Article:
Should My Resume Be 1 or 2 Pages?
Both the initial discovery of the resume writing process and the resume draft review prove to be times to ask lots of questions. One of the biggest questions I get is, “How long should my resume be?” Honestly, the simplest answer to this question is, “as long as it needs to be, but not too long”, but that doesn’t answer your question, does it? Continue reading for an expert opinion from an actual resume writer…
If your resume takes up fives pages, it’s far too long…
If you’re an entry-level employee or a manager-level employee, chances are your resume will probably fit on a single page. For clients with an extensive work history, you’re probably looking at a two-page resume (this does not include the cover letter). I generally advise clients that two pages is the maximum length of a resume, but the exceptions to this rule are few and far between.
Most importantly, you should never have a five or six-page resume! I find that the tendency to create exceptionally long and superfluous resumes correlates to occupations where the attention to detail is needed to perform the job ( Information Technology / Accounting). If you have a five-page resume, your PowerPoint presentation is probably jammed full of bullet points – neither is ideal.
The nice part about working with a client who provides me with a five or six-page resume is that I have an enormous amount of insight into their day-to-day system through various jobs spanning many years. That’s a huge help when I am rebuilding a resume.
Conversely, when a client sends me a single-page resume with a few bullet points, it actually makes my job more challenging. There’s an art to eliciting the right kind of feedback from clients regarding their employment history and their day-to-day responsibilities; that art becomes an intense struggle when presented with minimal resume content.
In cases where a client provides very little information to work with, I often, for lack of a better word, extrapolate and provide clients with ideas that kick off mental light bulbs. It never ceases to surprise me how often a client reads ten bullet-points that I pulled out of thin air, pulls out a red pen, and starts writing down the ideas. This back-and-forth collaboration between client and resume writer makes the resume review process effective, efficient, and even fun!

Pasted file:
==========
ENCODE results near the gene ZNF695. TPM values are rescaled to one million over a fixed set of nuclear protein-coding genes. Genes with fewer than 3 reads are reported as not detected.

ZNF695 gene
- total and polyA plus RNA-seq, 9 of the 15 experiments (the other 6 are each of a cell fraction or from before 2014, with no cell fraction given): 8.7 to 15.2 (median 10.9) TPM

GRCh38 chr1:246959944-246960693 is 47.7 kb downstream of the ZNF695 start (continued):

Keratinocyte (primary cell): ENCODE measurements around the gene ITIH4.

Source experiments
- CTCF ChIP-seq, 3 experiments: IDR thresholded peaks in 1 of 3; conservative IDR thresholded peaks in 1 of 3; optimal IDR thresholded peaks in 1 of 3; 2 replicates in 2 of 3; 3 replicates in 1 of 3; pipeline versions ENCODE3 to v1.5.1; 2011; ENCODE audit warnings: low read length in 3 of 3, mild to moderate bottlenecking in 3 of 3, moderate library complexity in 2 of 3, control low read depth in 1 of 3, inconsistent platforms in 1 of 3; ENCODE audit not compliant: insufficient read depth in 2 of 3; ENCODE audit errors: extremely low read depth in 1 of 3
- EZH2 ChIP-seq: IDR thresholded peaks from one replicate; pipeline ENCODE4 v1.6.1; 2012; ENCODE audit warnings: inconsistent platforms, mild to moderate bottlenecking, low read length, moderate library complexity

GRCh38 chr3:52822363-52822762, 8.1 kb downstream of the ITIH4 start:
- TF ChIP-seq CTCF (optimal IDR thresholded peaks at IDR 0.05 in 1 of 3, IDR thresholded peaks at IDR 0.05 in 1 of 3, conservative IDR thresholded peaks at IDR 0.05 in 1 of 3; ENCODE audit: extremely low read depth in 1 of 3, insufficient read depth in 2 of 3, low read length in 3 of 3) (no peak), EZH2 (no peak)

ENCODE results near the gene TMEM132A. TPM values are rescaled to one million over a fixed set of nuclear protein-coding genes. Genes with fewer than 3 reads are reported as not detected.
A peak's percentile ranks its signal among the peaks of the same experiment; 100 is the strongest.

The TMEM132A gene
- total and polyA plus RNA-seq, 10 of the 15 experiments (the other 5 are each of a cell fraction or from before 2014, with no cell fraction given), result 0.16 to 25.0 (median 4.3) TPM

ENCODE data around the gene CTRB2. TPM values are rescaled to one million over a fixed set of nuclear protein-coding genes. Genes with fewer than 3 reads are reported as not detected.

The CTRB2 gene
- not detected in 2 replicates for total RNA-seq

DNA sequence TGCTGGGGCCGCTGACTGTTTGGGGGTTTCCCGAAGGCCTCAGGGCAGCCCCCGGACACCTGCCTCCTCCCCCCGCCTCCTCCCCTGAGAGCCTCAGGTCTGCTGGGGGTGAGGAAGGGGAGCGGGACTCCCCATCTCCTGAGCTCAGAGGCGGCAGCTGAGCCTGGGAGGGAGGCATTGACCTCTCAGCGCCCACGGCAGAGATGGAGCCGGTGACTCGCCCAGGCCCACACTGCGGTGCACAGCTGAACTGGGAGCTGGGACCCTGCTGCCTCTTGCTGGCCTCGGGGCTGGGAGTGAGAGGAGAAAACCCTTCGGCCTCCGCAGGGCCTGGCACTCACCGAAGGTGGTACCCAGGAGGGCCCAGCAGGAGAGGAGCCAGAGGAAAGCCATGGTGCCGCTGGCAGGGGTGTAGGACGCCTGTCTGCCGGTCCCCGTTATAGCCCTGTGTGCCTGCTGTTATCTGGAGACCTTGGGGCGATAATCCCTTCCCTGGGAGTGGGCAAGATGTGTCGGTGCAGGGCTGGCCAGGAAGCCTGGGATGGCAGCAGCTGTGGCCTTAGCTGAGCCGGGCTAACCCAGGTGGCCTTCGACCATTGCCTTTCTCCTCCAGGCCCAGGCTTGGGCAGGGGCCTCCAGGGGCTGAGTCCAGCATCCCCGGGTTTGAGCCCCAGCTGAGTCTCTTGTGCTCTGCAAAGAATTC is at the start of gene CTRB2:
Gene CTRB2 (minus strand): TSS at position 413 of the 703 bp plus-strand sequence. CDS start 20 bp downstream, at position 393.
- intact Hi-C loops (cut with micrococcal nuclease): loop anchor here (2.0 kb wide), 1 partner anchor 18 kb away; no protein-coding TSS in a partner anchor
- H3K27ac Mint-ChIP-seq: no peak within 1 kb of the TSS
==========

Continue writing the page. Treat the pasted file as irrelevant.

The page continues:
Without further ado, here’s some insight into what should be on the first and second pages of your resume. Again, if you’re an entry-level person, two pages is probably pushing it. Keep it concise and to the point. Nobody wants to read 50 bullet points, unless they each relate to the position to which you are applying for.
Your Resume’s First Page
The first page of your resume should always include your most recent employment history. Employers generally focus in on, “what have they been up to lately?”, as a way of culling their stack of resumes. Thankfully, most clients have their most relevant experience upfront. If you’re including a “Summary of Qualifications” and/or objective, this should be here too. I’m not sure why you would want to include an objective in your resume, but, if you do, it goes here (to each is own). Cover letters are a fantastic place to include objectives…
If you’re currently enrolled in college on a full-time basis, it may be relevant to include this on the first page as well as on your cover letter. Part-time student employment is nearly always less impressive than your enrollment in a mechanical engineering program. Try to use the first page of your resume to highlight your best points.
Your Resume’s Second Page
The second page of your resume (should you require it) generally consists of your past employment history, keyword rich skills, and your formal education. Something to note here is that you don’t necessarily need to add every job that you have held throughout your career on your resume. A skimmed down selection would be ideal; I don’t think a law firm would be interested in knowing about your summer gig at Burger King.
Because clients often work at a number of positions throughout a long career, adding each and every position to their resume creates what I call a “resume sprawl.” Using your LinkedIn profile to list additional jobs can also help you cut your resume down to the essential information. Let me repeat that – Your LinkedIn profile is a great place to add past positions that you held during the Reagan administration.
That really about wraps it up. If you’re interested in learning more about resume writing services, drop me a line by email at [email protected] You can also follow us on twitter by using the @interviewmetoo handle.